SEKINE SLH 270:  The SHL 270, L in the model number usually signifying the ladies model, was a very nice step through Mixte style road bicycle.  Fitted in much the same manner as the SHS 271, this lovely old Mixte proved to be a nice bicycle although not all that many were ever sold.  Priced higher than similar Step Throughs in the Sekine line-up, it would take a discerning lady to want to spend the extra cash for the bicycle.

Once again, nothing representing the higher end of the Sekine line-up, but a decent bicycle all the same.  Sadly, the SLH came in one size only and, of course, that one size did not fit all.


SEKINE SIU 272L:  The SIU 272L was a single down/top tube in Step Through design.  Fitted with a mixture of entry level and better components, the bicycle was the only true Step Through model in the racing bike stable.

Hardly a popular bicycle, few can be found these days and once found present nothing special in either design or componentry.  But, once again, a well made and attractive bicycle, sporting a very competitive price did help the SIU ladies model capture its share of the Velo market.


SEKINE SIU 270:  The SIU 270 was Sekine's bottom of the line racing bicycle, featuring ordinary tubing, no chrome plating on the frame set and the most entry level components available at the time.  Though these bicycles were sold in great numbers, chances are their entry level price created little in the way of pride of ownership.  Though plentiful, they fail to capture potential owner's imaginations and are little sought after in today's vintage bicycle world.


SEKINE SIA 101:  Sekine's venture into the world of young people's bicycles was initiated with the SIA 101.  This 26" wheels racing style bicycle must have achieved some popularity, since quite a few are available in today's vintage bicycle market.

Sadly, the bicycle was of racing design in name only.  The bikes were heavy, clumsy and, thanks to the 26" x 1 3/8" tires, looked odd when compared to their more mature siblings.  That said, in the Canadian Sekine's day, something like the SIA 101 would have been looked upon as unique, different and one possible option to the relatively few kids bicycles available at the time.


SEKINE SIA 240:  The 240 was a smaller version of the SIA 101, this time fitted with 24" x 1 3/8" shoes, making the bike look, and feel, even bulkier that its slightly larger cousin.

Once again, even though the bicycle could not produce a race feel or result, the bicycle was an unusual option for the day, which was good for Sekine, allowing quite a few of these heavy old children's road bicycles to find their way into the market place and Velo history.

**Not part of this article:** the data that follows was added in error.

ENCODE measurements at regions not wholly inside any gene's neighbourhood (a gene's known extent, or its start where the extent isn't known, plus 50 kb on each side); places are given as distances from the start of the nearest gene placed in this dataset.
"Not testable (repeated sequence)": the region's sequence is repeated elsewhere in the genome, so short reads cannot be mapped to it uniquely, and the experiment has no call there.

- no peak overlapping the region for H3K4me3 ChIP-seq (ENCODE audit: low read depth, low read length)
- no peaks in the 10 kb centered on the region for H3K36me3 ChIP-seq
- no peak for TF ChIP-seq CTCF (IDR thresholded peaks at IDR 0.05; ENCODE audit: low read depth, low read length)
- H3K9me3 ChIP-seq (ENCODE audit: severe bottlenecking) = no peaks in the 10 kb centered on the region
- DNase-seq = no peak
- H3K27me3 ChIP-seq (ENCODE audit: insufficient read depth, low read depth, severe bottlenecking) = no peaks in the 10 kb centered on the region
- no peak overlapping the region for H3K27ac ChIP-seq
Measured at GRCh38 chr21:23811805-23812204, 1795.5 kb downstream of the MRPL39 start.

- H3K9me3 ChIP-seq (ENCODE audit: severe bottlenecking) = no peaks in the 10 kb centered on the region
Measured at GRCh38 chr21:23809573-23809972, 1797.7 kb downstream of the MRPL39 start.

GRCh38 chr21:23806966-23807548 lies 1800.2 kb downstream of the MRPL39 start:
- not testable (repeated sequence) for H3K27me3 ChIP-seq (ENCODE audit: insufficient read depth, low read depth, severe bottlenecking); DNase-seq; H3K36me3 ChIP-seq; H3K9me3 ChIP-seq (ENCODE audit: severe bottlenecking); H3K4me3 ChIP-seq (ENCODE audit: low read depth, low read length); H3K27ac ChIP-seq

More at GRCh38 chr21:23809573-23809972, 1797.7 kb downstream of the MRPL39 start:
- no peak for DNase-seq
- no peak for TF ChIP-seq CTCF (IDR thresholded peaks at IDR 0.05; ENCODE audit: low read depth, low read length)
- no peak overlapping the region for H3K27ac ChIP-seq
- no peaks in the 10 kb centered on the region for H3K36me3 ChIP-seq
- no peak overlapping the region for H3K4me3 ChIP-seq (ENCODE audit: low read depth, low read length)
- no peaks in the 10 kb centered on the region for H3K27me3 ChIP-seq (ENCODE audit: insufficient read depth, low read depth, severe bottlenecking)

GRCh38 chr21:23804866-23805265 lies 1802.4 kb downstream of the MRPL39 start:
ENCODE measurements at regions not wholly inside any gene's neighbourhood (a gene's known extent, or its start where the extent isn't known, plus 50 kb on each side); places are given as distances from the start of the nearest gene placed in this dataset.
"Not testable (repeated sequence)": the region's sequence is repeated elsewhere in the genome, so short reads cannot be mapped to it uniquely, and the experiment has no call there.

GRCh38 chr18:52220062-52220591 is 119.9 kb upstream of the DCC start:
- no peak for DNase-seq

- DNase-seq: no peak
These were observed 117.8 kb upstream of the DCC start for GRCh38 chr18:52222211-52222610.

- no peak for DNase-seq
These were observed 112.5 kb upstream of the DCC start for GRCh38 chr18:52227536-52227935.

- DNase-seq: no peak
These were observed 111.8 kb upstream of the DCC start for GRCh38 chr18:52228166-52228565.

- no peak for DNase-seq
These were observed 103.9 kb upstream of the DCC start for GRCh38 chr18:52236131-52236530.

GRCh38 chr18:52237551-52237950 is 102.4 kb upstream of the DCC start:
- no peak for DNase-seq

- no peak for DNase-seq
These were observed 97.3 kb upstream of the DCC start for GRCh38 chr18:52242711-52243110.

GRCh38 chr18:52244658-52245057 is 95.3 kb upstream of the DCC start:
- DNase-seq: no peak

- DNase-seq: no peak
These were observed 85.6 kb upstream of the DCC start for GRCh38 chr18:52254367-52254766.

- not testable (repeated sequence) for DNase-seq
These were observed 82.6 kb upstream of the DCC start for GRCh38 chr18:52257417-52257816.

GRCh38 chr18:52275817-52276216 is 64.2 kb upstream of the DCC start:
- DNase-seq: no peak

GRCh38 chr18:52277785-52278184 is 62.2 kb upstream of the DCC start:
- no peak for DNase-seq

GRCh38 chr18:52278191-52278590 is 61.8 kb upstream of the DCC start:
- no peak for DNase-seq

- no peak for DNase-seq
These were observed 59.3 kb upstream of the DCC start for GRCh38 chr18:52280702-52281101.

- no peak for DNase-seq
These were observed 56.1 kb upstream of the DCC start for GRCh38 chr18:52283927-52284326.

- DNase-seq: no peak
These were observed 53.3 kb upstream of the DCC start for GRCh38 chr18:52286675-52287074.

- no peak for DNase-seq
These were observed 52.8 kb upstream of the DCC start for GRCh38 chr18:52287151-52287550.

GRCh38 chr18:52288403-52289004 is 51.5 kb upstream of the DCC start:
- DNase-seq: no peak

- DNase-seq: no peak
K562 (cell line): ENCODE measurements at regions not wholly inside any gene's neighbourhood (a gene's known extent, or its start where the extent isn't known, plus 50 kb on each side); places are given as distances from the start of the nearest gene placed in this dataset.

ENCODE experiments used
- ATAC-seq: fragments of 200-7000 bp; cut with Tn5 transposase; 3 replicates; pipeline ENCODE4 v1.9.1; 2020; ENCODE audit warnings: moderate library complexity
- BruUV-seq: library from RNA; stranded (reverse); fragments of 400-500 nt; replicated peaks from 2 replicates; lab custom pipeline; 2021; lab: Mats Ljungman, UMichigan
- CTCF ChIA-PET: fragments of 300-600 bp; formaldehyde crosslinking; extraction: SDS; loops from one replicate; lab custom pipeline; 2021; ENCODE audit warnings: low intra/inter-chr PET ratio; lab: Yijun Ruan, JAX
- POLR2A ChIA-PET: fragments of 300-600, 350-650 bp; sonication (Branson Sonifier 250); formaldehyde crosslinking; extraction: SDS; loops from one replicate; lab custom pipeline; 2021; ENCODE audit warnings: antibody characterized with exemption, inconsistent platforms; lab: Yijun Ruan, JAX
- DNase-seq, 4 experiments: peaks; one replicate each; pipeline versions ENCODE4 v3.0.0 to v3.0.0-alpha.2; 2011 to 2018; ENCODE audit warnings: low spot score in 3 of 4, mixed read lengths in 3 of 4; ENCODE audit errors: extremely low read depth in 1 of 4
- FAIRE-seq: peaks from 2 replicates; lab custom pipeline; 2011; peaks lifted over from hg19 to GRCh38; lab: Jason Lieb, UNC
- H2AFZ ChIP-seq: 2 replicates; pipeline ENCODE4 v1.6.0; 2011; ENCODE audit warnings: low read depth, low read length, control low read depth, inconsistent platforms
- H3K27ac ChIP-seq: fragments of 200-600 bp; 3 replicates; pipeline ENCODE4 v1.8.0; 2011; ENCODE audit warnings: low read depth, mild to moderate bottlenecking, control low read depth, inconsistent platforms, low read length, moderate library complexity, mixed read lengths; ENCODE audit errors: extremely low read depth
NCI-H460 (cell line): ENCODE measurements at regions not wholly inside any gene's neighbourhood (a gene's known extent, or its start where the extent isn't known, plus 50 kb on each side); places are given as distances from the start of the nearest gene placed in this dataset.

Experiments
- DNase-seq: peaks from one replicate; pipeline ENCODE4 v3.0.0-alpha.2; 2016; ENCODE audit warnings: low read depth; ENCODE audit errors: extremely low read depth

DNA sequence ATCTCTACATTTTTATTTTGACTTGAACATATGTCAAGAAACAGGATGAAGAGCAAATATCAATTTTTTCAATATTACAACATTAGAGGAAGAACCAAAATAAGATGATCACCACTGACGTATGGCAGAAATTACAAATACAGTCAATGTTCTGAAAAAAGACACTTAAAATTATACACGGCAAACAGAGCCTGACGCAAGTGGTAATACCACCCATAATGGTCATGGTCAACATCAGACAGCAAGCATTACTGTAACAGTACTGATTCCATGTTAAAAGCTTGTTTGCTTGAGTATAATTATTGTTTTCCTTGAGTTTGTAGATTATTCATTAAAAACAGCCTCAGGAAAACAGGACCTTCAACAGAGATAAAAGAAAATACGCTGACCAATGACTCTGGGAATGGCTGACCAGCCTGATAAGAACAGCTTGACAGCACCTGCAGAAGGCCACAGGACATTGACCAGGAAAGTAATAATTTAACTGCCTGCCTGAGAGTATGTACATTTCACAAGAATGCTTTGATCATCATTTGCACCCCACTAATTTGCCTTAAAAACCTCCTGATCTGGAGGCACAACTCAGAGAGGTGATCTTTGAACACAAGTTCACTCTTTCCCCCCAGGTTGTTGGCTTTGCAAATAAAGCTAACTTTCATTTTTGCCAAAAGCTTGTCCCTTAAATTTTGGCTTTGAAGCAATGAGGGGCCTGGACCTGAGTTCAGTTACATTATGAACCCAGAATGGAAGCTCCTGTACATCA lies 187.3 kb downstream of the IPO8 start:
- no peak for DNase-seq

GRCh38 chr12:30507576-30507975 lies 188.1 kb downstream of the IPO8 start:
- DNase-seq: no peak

SEKINE SHC 276: Sekine's top touring model of the seventies sported original issue fenders and an upright, roadster style, alloy handlebar.  A single friction shift lever, fitted to the bar, allowed the five speed to jump from gear to gear.

The 276 was nothing special in the sophistication department.  Rather, the bicycle was just a changed, or gussied up a bit, SHC 270 intended for a different purpose.  However, the SHC 276 presented a pretty package and proved to be quite popular, although its popularity never came close to matching that of its racing oriented twin.

 A five speed, the 276 featured no front derailleur, leaving one to wonder how this old machine was thought to qualify as a touring bicycle.  Perhaps definitions were different in the Sekine's day.

None the less, the Sekine SHC 276 is a pretty bicycle that manages around town duties well, offering an upright sitting position preferred by the recreational rider.


SEKINE SHL 276:  Take a Sekine SHC 276 and change the design to Step Through and you have the Sekine SHL 276, Sekine's answer to the lady who was seeking a touring bicycle during the seventies.

The SHL was, once again, nothing special but it did cater to a specific public, and proved to be as successful as most of the other Sekine models offered.  The bicycle was reasonably light, well made and fitted with components that did work, although did not work well enough to impress the more competitive minded rider.


SEKINE SIA 053 & SIA 853:  Another Sekine attempt to enter the touring market, in the men's and lady's markets, respectively.  Both bikes sported 26" wheels, and entry level components.  About the one thing to speak highly of was the stainless steel fenders both came fitted with.  Although one would have to wonder how much of the steel was actually stainless?  Though unstained, after thirty five+ years, a magnet did stick, suggesting a low quality stainless steel product.